Highs and lows – 2019 had them all. Image Credit: Nathan Koga / SpaceFlight Insider
The past year has been a bit of a roller-coaster ride in terms of space exploration and utilization. But as the final days of 2019 came to a close, it’s clear that the last twelve months were defined by cold hard numbers.
By the Numbers
China launched 34 rockets in 2019, with the predominant launch vehicles used by the communist nation being those in the Long March family (2C, 2D, 3B, 3C, 4B, 4C, 6, 11 and 11H). Russia completed 21 launches of Soyuz, Proton and Rokot boosters). India completed nine launches (primarily PSLV, GSLV and Safir rockets).
In the United States, SpaceX launched 13 Falcon 9 or Falcon Heavy rockets in the past twelve months. Of the 16 first stage “cores” that attempted landings either back on terra firma or on one of the company’s ASDS only one was unsuccessful. United Launch Alliance launched two Atlas V and three Delta IV (either the Heavy or Medium versions of the rocket). Northrop Grumman also completed two Antares and one Pegasus XL launch.
There were several test flights carried out as well, such as Boeing’s November Pad Abort Test and Northrop Grumman’s Ascent Abort Test.
Foreign space flight efforts gained substantial ground in 2019 as NASA worked to regain lost capabilities. As new rockets entered into service, older ones, such as the Rockot were phased out.
Kraft provided his expertise and guidance to U.S. leaders, such as former President Ronald Reagan (seen here with Kraft), in developing their space policies. Photo Credit: NASA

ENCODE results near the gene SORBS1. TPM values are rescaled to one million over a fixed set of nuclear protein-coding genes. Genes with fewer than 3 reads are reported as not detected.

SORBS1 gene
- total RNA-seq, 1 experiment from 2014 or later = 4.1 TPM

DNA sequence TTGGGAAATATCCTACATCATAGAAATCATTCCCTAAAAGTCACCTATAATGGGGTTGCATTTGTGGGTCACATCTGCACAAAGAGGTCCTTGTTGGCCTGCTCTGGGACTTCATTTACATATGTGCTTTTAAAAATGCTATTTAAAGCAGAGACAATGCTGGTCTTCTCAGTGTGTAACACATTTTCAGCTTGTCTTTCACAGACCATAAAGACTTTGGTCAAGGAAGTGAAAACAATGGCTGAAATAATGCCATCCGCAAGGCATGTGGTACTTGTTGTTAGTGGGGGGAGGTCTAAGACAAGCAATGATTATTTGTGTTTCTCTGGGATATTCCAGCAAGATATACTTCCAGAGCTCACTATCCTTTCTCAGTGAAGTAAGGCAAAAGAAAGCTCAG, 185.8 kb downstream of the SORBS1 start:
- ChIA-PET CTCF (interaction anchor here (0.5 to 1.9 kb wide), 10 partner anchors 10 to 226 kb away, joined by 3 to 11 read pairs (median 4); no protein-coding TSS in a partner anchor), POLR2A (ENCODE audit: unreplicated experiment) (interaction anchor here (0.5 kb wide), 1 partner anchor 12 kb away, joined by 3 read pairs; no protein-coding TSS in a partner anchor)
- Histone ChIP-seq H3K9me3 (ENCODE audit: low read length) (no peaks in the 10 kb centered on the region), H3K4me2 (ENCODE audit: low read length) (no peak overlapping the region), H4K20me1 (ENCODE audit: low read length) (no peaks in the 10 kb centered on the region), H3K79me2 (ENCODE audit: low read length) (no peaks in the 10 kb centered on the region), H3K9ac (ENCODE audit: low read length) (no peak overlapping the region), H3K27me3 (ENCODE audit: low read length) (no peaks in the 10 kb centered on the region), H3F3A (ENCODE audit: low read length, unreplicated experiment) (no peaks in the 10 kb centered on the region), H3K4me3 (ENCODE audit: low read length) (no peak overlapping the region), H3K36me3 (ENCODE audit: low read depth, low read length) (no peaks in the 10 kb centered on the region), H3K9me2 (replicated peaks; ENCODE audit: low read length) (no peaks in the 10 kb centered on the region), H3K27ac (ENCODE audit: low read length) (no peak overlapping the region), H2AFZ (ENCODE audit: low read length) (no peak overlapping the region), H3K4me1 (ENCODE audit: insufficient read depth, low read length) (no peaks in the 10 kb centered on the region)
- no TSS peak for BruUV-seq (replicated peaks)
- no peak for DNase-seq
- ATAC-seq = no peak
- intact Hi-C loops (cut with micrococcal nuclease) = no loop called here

2019 was certainly a year of loss. On April 15, Owen K Garriott, an astronaut with an amazing 1,427 hours on orbit died. Garriott served as the pilot on the Skylab 3 mission in 1973. He would go on to serve as Mission Specialist 1 on STS-9 (on Columbia), the first flight of the Spacelab 1 module.
Three months later, on July 22, Christopher Columbus Kraft Jr. passed away at the age of 95. Kraft was the man who defined how NASA’s Mission Control conducted manned space flight operations. The professional competence that paved the way to Moon was founded by Christopher Kraft.
As noted, several long-serving boosters flew for the final time in 2019.
The Medium variant of United Launch Alliance’s Delta IV rocket concluded a 17 year run at 9:06 a.m. EDT (13:06 GMT) on Aug. 22, 2019.
Half a world away, Russia’s Rockot booster conducted its final flight on Friday, Dec. 27 delivering a trio of Gonets satellites in late December.
What’s in a Name?
As you might imagine, the conclusion of a rocket’s career is something planned for well in advance. Almost all elements of missions into space are. The best-laid plans of mice and men often go awry. No matter how carefully a project is planned, something may still go wrong with it. Enter Boeing’s first Orbital Flight Test which was flown on Dec. 20.
While Boeing and NASA might have spoken about all that was accomplished on the mission, the simple fact is – OFT-1 was a failure. Its mission objectives were detailed by NASA as follows: “to dock with the International Space Station and prove its autonomous mission capability. Its mission was to demonstrate on-orbit operation of Starliner’s systems, including avionics, docking system, communications/telemetry systems, environmental control systems, solar arrays and electrical power systems, and the propulsion system.
After it was clear much of that wasn’t going to happen, Boeing and the Space Agency focused on the aspects that they were able to check out, propulsion, communications, environmental control and communications. To make it seem like the mission was even more of a success its status as the “first crew-rated capsule to land on the ground” was heightened and much praise was showered on its parachute systems and airbags.
And then the OFT-1 Starliner failure went from bad to farce.